Amazon Underground — The Fire tablets for adults include a service called Amazon Underground, which offers free access to what Amazon claims is more than $10,000 in paid apps, games and in-app purchases.

Amazon Underground is part of Amazon’s emphasis on content consumption, with the use of its tablets for reading, watching, and playing. The company also sells tablet keyboards for productivity, but downplays this aspect.

That is in sharp contrast to Apple, which recently made tablet-based productivity an emphasis during its debut of the jumbo iPad Pro (see “iPad Pro with Smart Keyboard and Apple Pencil Announced,” 9 September 2015), and updated its iOS 9 operating system with worker-friendly features like Split Screen and trackpad-like cursor positioning.

You might wonder why app developers would sign up for Amazon Underground. They’re not doing it for free — Amazon will pay a developer based on the amount of time that developer’s app is used. The rate is $0.0020 per minute (that’s two-tenths of a cent), which means a penny per five minutes, or 12 cents per hour. For a game that would otherwise sell for $0.99, the developer will have to entice you to play for 8.25 hours.

Fire TV with 4K Last year’s Fire TV streaming device introduced a remote with an integrated microphone for simple voice search (see our coverage in “Fire Watch with Me: Amazon Fire TV vs. Apple TV,” 13 May 2014).

Now Amazon is upping the ante with an upgraded box that supports 4K Ultra HD video, along with access to a library of 4K video content. 4K support was notably absent from the Apple TV features trumpeted during Apple’s recent product mega-event (see “The Fourth-Generation Apple TV Is Coming at Last,” 9 September 2015).

Voice control has been upgraded with access to Alexa, the intelligent assistant that also is available via the Amazon Echo smart speaker. This Amazon move mirrors a recent Apple announcement that Siri will be available via a microphone-equipped remote for the new Apple TV.

Amazon adds, snarkily, that the new Fire TV offers “voice search that actually works.”

The Fire TV has 8 GB of on-board storage, expandable to 128 GB via microSD card, along with a quad-core processor, a dedicated GPU, and support for 802.11ac wireless connectivity.

Amazon will charge $99.99 for the new Fire TV, due 5 October 2015. For an extra $30, Amazon will trade the Voice Remote for the Fire TV Game Controller, a 32 GB microSD card, and two free games as part of the Fire TV Gaming Edition bundle. The Voice Remote costs an additional $29.99 for Gaming Edition buyers.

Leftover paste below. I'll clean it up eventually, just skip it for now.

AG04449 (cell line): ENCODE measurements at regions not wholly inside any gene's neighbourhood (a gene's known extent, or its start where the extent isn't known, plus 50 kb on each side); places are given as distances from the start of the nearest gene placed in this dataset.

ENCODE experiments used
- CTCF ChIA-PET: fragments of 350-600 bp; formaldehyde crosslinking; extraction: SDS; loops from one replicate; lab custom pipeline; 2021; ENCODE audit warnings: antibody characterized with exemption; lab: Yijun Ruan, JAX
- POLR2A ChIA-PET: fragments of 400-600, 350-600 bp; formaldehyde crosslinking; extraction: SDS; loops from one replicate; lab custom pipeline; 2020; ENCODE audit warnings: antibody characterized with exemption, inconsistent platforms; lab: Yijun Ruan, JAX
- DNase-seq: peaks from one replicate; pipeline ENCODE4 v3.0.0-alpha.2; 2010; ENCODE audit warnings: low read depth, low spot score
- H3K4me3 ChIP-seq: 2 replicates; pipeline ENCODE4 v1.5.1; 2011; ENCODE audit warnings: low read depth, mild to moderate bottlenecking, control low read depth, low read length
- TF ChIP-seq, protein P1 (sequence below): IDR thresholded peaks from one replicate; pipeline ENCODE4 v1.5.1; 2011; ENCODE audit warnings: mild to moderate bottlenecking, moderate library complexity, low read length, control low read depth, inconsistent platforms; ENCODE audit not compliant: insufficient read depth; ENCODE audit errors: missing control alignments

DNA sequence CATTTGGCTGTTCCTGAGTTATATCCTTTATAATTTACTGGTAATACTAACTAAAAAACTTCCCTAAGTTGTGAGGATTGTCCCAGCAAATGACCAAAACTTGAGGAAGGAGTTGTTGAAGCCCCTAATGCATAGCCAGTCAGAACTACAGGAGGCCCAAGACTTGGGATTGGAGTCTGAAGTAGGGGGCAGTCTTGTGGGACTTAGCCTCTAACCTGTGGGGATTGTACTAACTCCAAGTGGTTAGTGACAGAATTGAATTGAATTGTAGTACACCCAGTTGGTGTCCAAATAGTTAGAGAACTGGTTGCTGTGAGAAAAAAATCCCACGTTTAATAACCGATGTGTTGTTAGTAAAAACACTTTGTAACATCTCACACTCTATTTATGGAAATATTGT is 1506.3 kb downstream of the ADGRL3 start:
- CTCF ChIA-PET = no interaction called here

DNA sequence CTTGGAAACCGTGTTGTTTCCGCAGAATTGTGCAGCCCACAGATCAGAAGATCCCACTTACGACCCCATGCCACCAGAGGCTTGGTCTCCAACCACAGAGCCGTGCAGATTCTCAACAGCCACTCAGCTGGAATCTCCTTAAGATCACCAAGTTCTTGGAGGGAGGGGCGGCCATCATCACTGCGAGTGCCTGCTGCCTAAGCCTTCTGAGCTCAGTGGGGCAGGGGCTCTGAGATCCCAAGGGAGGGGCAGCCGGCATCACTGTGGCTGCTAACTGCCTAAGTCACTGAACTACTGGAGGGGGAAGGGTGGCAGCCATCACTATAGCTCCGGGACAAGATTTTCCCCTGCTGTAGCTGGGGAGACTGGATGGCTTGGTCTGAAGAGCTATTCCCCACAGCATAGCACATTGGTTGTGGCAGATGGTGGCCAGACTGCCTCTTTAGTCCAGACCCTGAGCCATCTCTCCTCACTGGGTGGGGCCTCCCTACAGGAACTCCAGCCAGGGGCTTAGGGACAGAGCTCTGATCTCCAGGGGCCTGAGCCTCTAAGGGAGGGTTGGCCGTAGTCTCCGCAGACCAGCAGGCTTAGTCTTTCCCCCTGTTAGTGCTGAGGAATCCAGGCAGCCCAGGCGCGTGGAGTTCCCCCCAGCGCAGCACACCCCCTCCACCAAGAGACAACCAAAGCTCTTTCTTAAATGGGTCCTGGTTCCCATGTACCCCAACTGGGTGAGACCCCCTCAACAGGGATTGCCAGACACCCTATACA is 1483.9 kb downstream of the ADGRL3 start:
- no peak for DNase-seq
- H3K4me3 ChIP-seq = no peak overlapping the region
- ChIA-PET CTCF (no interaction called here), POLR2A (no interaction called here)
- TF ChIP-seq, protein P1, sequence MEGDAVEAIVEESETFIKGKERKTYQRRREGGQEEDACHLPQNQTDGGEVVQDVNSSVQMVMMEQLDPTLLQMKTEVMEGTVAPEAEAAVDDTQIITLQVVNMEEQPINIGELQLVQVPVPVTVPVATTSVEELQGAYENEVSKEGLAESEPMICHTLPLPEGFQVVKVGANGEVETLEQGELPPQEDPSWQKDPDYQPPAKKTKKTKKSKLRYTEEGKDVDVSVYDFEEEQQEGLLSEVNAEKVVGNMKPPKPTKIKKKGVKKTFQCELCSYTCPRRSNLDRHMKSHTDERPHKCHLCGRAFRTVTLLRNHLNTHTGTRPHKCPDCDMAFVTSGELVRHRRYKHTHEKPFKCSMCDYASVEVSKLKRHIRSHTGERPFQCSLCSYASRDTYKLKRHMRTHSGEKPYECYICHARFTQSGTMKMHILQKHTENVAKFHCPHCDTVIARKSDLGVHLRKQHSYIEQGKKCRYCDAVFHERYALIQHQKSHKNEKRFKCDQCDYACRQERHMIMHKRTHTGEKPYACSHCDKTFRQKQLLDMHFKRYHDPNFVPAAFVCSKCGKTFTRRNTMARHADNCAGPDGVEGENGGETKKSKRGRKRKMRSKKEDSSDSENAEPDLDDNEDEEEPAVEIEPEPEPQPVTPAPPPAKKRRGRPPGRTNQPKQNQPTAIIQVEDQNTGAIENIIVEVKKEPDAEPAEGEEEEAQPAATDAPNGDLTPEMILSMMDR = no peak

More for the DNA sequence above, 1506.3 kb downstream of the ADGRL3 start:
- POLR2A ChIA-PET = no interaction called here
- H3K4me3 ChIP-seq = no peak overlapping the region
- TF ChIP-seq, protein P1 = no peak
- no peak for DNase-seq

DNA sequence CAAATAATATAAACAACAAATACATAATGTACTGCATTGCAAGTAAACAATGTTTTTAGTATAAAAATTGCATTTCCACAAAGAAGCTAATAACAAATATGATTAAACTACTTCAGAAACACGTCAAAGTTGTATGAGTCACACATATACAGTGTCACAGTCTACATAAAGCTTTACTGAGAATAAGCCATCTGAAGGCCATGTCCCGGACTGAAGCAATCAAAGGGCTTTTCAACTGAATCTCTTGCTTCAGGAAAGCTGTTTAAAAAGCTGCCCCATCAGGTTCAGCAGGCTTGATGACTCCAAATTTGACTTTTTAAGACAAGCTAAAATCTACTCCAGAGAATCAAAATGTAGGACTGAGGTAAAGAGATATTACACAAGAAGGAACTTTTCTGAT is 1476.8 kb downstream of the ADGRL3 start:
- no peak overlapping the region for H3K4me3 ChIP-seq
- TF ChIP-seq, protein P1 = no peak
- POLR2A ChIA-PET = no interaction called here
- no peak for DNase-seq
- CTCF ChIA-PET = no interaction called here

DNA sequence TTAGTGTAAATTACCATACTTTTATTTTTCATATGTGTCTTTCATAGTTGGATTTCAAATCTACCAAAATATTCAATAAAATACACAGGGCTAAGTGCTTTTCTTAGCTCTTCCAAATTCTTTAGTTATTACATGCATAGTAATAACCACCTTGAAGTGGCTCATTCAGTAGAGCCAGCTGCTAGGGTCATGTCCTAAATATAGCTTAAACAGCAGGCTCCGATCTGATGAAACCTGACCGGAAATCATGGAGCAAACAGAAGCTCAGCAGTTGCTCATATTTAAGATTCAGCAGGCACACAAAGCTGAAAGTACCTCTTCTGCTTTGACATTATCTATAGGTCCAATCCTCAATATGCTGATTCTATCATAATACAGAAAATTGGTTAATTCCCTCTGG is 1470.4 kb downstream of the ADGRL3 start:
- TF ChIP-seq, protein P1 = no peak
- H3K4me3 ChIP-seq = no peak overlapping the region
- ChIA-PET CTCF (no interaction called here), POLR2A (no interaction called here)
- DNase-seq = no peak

For comparison, the new Apple TV will cost $149 for a 32 GB model and $199 for a 64 GB version.

Amazon also is offering an updated version of its Fire TV Stick, a dongle-style device that plugs directly into a TV’s HDMI port. The new Fire TV Stick with Voice Remote is voice-enabled – but apparently not Alexa-enabled. It runs $49.99 and is due 22 October 2015.

Amazon’s current $39.99 Fire TV Stick (without the Voice Remote) sticks around, just as Apple is continuing to sell its current, long-in-the-tooth Apple TV for $69. The original Fire TV streaming box, however, is listed as unavailable on Amazon.

Amazon’s Hardware Play — Despite the failure of Amazon’s Fire Phone, the company is clearly going all in with hardware, with devices designed to handle the major media types that Amazon sells: books (Kindle e-readers and Fire tablets), video (Fire TV and Fire tablets), apps (Fire tablets and Fire TV), and music (Fire tablets and Amazon Echo).

Although Apple sells exactly the same kinds of content, the contrast with Apple’s approach is stark. Where Apple’s focus has always been on making money through its premium hardware, Amazon sees its less-expensive devices as ways to sell more content and encourage users to shop more generally at Amazon.

Given the rate of technological change, it isn’t hard to see the utility of buying inexpensive hardware and replacing it more frequently, if desired.